Helping Someone With a Gambling Problem
Gambling is the wagering of something of value (called a stake) on an event with an uncertain outcome with the intent to win something else of value. Some forms of gambling include lotteries, horse races, video games and casino games. It involves the use of cognitive processes, such as attention, memory and perception, as well as arousal systems, including the brain’s reward circuitry, to influence behavior. In addition, gambling is a complex and often destructive habit that can lead to serious problems.
Research has demonstrated that pathological gambling is a psychological disorder, similar to alcoholism and other addictive disorders. In fact, the latest edition of the Diagnostic and Statistical Manual of Mental Disorders, published by the American Psychiatric Association, places pathological gambling within a new category called behavioral addictions. This nomenclature reflects growing recognition that the adverse consequences of gambling are similar to those of substance abuse, in terms of clinical expression, neurobiology and comorbidity.
The reasons people gamble vary. They may gamble to socialize, for fun, for a rush or for money. The latter is especially dangerous, as compulsive gambling can lead to a variety of financial problems. Some people may also become addicted to gambling because of underlying mood disorders, such as depression or anxiety, which can make it more difficult to control impulses.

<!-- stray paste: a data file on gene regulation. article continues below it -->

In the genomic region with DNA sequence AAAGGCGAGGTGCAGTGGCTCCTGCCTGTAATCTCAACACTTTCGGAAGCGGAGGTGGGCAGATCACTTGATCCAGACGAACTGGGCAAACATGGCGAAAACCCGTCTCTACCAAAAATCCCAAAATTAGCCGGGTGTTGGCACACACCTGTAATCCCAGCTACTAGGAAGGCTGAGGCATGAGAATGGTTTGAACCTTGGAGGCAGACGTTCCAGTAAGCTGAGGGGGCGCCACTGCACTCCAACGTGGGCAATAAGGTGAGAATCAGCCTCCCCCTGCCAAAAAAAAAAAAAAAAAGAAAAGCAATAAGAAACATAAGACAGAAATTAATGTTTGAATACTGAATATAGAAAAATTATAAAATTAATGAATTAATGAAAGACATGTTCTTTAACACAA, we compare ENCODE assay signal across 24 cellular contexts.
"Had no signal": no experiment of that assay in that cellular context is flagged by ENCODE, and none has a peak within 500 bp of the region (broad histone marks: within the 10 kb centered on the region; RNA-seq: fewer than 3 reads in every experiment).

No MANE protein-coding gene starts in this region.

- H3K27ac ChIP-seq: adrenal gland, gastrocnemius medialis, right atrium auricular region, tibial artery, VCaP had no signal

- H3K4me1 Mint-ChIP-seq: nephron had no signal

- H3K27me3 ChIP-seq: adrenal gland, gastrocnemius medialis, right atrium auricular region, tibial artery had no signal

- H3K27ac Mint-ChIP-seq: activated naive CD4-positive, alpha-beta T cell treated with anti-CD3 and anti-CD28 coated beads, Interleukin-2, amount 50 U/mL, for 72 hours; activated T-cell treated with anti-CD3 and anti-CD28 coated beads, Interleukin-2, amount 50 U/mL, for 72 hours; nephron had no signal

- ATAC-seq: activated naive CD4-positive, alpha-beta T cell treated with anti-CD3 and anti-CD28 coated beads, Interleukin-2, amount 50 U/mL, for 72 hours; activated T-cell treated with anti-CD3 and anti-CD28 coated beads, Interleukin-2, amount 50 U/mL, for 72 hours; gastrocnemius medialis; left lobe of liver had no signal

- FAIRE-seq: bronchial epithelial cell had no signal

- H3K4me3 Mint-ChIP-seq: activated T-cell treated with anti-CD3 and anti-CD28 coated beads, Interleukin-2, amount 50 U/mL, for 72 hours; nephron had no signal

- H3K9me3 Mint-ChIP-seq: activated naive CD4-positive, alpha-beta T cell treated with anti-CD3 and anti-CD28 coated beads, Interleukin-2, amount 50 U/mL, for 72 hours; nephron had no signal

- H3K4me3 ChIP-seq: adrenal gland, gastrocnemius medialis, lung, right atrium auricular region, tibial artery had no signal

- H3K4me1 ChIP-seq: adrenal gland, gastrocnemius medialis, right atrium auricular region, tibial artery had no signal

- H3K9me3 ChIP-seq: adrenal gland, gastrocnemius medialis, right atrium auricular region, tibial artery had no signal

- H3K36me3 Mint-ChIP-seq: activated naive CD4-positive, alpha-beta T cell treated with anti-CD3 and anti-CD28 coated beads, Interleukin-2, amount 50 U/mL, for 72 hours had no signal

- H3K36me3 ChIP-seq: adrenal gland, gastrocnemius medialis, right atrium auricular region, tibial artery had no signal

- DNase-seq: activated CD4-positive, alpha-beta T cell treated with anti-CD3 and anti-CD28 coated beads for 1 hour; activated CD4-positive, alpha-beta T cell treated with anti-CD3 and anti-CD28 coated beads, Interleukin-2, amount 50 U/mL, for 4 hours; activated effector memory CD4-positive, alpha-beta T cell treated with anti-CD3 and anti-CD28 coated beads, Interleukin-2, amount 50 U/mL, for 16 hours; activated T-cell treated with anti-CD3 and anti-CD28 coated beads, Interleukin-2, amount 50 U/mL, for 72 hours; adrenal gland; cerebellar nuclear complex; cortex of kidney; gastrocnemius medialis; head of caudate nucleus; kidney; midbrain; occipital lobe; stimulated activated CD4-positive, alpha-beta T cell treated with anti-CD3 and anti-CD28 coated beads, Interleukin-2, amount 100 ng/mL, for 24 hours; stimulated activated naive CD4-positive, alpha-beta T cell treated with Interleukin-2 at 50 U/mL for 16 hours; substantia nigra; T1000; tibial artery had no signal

In order to help someone with a gambling problem, family members should set financial boundaries, limit access to credit cards and take over household finances when necessary. In addition, it is important to find healthy ways to cope with boredom and stress. Some suggestions include exercise, spending time with friends who do not gamble, taking up a new hobby, or practicing relaxation techniques.
Some people with gambling problems also seek psychotherapy, which can be helpful in learning to identify and manage triggers of gambling. Several different types of therapy are available, including psychodynamic psychotherapy and group therapy. The former focuses on the unconscious dynamics that influence behavior, and the latter is useful in providing moral support to those who struggle with a gambling disorder.
In some cases, it may be necessary to enter a residential treatment or rehabilitation program. In these programs, people are able to learn how to overcome the urge to gamble and develop healthier coping skills in a safe environment. This is particularly important for those who have a serious gambling problem, such as pathological gamblers, who may not be able to prevent their compulsive behaviors without round-the-clock support. A key to success in these programs is finding a sponsor, who is a person with experience staying free from gambling, and attending meetings of a peer-support group such as Gamblers Anonymous. In addition, it is essential to continue to get adequate family and community support. This can help keep the gambler motivated to pursue recovery and remain on track with their goals. The risk of relapse is significantly increased in the absence of a strong support system.